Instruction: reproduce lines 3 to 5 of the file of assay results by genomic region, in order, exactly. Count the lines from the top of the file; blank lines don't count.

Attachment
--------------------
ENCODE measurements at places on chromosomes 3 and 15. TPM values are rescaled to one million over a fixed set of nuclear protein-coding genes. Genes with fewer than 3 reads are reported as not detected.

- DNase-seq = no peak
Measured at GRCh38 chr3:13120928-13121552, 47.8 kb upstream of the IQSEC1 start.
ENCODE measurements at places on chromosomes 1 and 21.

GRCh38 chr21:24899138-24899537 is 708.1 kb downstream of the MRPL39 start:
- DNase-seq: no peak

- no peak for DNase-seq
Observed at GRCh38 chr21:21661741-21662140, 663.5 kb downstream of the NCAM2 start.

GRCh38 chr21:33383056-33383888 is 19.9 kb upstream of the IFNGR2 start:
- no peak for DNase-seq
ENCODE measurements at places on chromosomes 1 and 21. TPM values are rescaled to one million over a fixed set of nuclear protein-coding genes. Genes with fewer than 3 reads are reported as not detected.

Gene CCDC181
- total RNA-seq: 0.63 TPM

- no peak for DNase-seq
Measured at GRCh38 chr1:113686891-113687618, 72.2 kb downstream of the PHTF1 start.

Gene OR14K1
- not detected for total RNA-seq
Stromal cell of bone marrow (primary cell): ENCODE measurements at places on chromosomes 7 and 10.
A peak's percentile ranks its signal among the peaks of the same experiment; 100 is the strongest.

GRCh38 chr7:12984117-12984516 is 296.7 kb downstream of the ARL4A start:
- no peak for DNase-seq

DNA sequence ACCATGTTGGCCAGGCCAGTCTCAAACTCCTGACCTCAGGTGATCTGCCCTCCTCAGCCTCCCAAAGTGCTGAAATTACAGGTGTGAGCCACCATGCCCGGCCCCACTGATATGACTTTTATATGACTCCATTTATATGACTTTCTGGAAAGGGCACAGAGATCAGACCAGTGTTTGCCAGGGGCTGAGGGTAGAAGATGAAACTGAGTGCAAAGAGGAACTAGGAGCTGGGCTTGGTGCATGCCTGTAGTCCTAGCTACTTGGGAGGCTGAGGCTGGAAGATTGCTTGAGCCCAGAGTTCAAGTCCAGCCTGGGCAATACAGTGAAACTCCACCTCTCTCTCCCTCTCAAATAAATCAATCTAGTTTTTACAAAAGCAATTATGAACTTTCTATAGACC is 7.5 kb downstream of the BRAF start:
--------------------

Measured at GRCh38 chr3:13120928-13121552, 47.8 kb upstream of the IQSEC1 start.
ENCODE measurements at places on chromosomes 1 and 21.

GRCh38 chr21:24899138-24899537 is 708.1 kb downstream of the MRPL39 start: